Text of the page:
Rather than track each meditation against time, I decided to build on visualisation 1 from the previous week, and monitor total water intake for the day during each meditation. In mindfulness practice, there is often reference to the timeless dimension of the Now and therefore linear time may not serve ‘symbol’, measure or indicator to qualitative changes in consciousness. The water intake is recorded digitally through Hydrate water bottle throughout the day. The days I exercised first thing in the morning and therefore drank more water is evident from the later starting points; this observation wouldn’t have been available had I tracked the practice against time.

Fig 2.1 Mindfulness meditation against water consumption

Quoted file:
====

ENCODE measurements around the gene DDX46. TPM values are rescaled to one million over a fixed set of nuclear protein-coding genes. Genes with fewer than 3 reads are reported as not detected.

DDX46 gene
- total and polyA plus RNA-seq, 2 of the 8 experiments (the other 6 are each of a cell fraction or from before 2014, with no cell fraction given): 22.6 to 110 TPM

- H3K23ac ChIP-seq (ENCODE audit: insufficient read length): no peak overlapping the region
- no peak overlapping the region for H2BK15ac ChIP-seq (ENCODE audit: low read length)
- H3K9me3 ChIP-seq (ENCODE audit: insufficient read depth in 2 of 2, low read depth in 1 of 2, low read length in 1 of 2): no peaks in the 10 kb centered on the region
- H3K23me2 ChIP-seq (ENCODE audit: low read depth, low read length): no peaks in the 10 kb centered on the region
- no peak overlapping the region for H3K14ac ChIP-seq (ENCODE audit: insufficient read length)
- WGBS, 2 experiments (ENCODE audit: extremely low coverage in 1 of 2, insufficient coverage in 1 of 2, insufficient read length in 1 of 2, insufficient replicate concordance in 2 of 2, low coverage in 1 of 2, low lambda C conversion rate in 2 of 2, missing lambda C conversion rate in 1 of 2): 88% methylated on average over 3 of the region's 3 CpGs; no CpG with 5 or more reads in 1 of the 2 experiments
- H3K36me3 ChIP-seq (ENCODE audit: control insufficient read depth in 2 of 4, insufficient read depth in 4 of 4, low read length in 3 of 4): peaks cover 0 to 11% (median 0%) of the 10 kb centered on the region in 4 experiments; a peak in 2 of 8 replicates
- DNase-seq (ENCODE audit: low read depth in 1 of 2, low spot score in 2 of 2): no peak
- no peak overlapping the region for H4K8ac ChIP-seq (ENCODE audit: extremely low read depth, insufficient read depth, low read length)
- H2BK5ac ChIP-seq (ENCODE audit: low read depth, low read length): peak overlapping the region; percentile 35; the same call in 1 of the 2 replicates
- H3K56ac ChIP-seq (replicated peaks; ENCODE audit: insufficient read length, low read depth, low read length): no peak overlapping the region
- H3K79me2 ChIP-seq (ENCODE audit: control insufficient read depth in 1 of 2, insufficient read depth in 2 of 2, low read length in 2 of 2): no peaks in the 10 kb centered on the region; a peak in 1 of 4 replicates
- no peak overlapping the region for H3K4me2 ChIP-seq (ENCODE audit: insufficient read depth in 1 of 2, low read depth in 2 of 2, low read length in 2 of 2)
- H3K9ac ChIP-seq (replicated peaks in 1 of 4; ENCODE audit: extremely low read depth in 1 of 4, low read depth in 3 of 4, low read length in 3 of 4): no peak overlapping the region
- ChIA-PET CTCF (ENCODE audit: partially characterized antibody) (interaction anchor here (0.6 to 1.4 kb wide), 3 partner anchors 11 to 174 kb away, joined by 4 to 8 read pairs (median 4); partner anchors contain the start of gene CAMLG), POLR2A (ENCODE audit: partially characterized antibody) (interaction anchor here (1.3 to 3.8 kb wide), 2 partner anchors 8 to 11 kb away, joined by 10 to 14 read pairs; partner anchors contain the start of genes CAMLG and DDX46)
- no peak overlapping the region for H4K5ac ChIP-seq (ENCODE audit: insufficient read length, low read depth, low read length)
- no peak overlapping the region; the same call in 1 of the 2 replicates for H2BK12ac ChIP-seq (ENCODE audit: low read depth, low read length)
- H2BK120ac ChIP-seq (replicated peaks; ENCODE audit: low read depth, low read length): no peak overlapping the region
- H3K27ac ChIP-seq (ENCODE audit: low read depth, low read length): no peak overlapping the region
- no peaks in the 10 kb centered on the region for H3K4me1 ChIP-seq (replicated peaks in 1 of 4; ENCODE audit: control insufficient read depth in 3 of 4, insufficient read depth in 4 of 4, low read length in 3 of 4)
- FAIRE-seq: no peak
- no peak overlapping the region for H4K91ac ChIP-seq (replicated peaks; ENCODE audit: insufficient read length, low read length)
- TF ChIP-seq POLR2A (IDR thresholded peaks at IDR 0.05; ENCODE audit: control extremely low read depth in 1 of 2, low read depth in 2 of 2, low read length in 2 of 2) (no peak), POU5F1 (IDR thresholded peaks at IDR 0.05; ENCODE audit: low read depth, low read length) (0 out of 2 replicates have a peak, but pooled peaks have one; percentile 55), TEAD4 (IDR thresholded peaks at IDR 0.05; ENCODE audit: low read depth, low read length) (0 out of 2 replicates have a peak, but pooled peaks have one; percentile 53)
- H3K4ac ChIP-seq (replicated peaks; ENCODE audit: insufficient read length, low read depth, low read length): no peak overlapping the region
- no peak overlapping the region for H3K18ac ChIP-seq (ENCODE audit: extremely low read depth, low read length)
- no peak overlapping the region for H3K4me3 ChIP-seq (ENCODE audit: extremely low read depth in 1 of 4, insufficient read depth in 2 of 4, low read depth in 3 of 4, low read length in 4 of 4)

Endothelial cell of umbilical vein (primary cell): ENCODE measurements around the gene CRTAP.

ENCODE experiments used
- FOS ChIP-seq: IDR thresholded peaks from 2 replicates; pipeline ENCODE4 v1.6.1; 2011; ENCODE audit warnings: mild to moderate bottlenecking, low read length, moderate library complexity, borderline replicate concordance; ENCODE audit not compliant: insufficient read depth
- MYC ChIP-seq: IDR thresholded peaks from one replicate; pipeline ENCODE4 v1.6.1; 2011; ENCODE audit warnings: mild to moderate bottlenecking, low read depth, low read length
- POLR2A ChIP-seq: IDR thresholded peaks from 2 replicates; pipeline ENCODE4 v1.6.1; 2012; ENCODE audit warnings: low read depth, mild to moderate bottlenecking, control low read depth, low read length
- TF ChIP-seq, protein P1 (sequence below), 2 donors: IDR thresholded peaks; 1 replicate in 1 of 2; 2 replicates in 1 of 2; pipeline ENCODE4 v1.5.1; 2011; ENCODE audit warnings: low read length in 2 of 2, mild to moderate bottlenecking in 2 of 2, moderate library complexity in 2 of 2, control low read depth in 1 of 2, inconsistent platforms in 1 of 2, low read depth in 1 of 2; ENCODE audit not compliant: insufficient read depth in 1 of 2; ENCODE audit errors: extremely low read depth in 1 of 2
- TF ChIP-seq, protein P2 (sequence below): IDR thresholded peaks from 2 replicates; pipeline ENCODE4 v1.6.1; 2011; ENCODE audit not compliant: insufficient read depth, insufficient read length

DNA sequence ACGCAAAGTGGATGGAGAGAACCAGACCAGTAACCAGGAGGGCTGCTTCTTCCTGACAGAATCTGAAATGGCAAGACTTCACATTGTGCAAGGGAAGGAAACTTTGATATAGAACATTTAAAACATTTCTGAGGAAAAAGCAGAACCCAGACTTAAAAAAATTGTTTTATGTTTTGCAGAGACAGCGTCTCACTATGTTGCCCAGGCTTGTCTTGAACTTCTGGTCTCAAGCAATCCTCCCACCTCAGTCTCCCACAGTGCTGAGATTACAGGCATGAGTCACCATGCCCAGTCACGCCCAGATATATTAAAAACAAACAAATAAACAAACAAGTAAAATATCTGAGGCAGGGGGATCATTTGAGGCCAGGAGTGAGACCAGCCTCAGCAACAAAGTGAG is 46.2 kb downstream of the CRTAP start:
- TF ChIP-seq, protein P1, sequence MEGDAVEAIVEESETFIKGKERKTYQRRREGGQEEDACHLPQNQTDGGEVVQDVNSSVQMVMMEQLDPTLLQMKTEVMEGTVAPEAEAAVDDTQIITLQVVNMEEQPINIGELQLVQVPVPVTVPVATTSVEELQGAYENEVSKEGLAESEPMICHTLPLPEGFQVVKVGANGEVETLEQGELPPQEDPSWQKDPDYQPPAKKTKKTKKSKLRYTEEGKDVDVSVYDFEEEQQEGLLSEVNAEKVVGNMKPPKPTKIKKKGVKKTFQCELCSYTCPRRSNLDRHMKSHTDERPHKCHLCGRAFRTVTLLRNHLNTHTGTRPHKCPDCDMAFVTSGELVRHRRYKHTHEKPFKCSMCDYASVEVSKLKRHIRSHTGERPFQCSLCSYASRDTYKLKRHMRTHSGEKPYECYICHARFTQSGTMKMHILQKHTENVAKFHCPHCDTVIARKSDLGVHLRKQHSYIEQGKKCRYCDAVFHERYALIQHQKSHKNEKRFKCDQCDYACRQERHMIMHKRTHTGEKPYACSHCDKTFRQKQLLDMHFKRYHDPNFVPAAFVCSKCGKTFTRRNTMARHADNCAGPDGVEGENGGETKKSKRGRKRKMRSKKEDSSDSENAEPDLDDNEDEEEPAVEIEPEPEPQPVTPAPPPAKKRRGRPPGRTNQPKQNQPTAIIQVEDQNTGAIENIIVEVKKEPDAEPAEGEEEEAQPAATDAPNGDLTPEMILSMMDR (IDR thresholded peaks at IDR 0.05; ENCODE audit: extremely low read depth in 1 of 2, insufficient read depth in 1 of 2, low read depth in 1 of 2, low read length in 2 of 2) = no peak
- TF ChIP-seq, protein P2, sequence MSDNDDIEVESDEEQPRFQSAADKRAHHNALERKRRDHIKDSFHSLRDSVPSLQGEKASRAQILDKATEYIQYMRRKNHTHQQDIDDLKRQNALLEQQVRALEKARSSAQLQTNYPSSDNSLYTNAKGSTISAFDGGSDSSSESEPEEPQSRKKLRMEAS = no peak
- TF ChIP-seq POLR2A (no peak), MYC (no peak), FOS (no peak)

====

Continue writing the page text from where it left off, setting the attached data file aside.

Fig 2.1 Key to mindfulness meditation against water consumption
Fig 3.1 Daily data of water intake from Hydration app
Fig 3.2 Weekly data of water intake from Hydration app

[1] Lupi, G. and Posavec, S. (2018) Observe, Collect, Draw! Journal. 1st edition. Princeton Architectural Press.

[2] See Guest House poem by Rumi

[3] “The Gift of Imagination” – A Meditation

[4] dot means to stop and b stands for being or breath. See Mindfulness in Schools

[5] Weare, K. (2019) ‘Mindfulness and contemplative approaches in education’, Current Opinion in Psychology, 28, pp. 321–326. doi: 10.1016/j.copsyc.2019.06.001.

[6] Bakosh, L. S. et al. (2016) ‘Maximizing Mindful Learning: Mindful Awareness Intervention Improves Elementary School Students’ Quarterly Grades’, Mindfulness, 7(1), pp. 59–67. doi: 10.1007/s12671-015-0387-6.

[7] [8] Langer, E. J. (2016) The Power of Mindful Learning. Da Capo Lifelong Books.

One Reply to “Data Visualisation 2 – Data Posthumanism and Mindfulness”

  1. ‘seeing observer-observed as one non-dual entity’